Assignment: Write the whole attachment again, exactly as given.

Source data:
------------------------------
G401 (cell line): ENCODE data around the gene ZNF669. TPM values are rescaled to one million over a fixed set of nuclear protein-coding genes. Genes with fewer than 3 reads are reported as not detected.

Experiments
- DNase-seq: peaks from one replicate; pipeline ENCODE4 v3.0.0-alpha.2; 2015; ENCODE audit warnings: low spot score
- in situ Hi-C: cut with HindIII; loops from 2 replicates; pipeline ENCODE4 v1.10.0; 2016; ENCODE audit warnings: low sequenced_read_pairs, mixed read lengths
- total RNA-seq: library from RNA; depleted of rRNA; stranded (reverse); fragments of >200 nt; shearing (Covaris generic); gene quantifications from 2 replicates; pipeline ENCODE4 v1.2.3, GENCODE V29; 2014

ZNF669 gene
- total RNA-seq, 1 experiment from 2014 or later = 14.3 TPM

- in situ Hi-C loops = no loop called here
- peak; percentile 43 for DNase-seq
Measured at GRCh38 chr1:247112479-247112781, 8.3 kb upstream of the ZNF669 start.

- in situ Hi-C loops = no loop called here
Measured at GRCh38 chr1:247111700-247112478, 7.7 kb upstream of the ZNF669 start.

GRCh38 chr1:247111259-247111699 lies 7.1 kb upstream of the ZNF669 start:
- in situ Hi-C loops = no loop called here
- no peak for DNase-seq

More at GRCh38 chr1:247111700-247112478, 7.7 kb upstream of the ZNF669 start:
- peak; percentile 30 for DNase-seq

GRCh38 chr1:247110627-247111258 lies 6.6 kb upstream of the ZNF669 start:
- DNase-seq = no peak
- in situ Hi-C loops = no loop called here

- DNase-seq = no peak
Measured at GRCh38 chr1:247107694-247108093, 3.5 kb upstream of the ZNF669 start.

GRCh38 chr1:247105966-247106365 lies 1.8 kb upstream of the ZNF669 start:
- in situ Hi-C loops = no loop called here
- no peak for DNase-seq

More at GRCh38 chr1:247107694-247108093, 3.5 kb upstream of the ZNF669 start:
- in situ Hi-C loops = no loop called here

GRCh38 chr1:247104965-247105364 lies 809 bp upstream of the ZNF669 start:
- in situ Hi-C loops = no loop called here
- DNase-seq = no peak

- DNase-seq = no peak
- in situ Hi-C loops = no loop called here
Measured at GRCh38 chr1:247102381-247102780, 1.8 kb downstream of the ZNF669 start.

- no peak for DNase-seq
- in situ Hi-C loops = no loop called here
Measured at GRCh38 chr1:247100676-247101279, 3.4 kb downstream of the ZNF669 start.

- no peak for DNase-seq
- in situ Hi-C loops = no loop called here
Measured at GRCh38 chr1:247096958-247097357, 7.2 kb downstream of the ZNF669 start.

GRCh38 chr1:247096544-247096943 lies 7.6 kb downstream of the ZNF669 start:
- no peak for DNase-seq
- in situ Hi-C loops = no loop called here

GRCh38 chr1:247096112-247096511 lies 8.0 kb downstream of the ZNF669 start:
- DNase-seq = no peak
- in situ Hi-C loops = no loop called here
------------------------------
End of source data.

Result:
G401 (cell line): ENCODE data around the gene ZNF669. TPM values are rescaled to one million over a fixed set of nuclear protein-coding genes. Genes with fewer than 3 reads are reported as not detected.

Experiments
- DNase-seq: peaks from one replicate; pipeline ENCODE4 v3.0.0-alpha.2; 2015; ENCODE audit warnings: low spot score
- in situ Hi-C: cut with HindIII; loops from 2 replicates; pipeline ENCODE4 v1.10.0; 2016; ENCODE audit warnings: low sequenced_read_pairs, mixed read lengths
- total RNA-seq: library from RNA; depleted of rRNA; stranded (reverse); fragments of >200 nt; shearing (Covaris generic); gene quantifications from 2 replicates; pipeline ENCODE4 v1.2.3, GENCODE V29; 2014

ZNF669 gene
- total RNA-seq, 1 experiment from 2014 or later = 14.3 TPM

- in situ Hi-C loops = no loop called here
- peak; percentile 43 for DNase-seq
Measured at GRCh38 chr1:247112479-247112781, 8.3 kb upstream of the ZNF669 start.

- in situ Hi-C loops = no loop called here
Measured at GRCh38 chr1:247111700-247112478, 7.7 kb upstream of the ZNF669 start.

GRCh38 chr1:247111259-247111699 lies 7.1 kb upstream of the ZNF669 start:
- in situ Hi-C loops = no loop called here
- no peak for DNase-seq

More at GRCh38 chr1:247111700-247112478, 7.7 kb upstream of the ZNF669 start:
- peak; percentile 30 for DNase-seq

GRCh38 chr1:247110627-247111258 lies 6.6 kb upstream of the ZNF669 start:
- DNase-seq = no peak
- in situ Hi-C loops = no loop called here

- DNase-seq = no peak
Measured at GRCh38 chr1:247107694-247108093, 3.5 kb upstream of the ZNF669 start.

GRCh38 chr1:247105966-247106365 lies 1.8 kb upstream of the ZNF669 start:
- in situ Hi-C loops = no loop called here
- no peak for DNase-seq

More at GRCh38 chr1:247107694-247108093, 3.5 kb upstream of the ZNF669 start:
- in situ Hi-C loops = no loop called here

GRCh38 chr1:247104965-247105364 lies 809 bp upstream of the ZNF669 start:
- in situ Hi-C loops = no loop called here
- DNase-seq = no peak

- DNase-seq = no peak
- in situ Hi-C loops = no loop called here
Measured at GRCh38 chr1:247102381-247102780, 1.8 kb downstream of the ZNF669 start.

- no peak for DNase-seq
- in situ Hi-C loops = no loop called here
Measured at GRCh38 chr1:247100676-247101279, 3.4 kb downstream of the ZNF669 start.

- no peak for DNase-seq
- in situ Hi-C loops = no loop called here
Measured at GRCh38 chr1:247096958-247097357, 7.2 kb downstream of the ZNF669 start.

GRCh38 chr1:247096544-247096943 lies 7.6 kb downstream of the ZNF669 start:
- no peak for DNase-seq
- in situ Hi-C loops = no loop called here

GRCh38 chr1:247096112-247096511 lies 8.0 kb downstream of the ZNF669 start:
- DNase-seq = no peak
- in situ Hi-C loops = no loop called here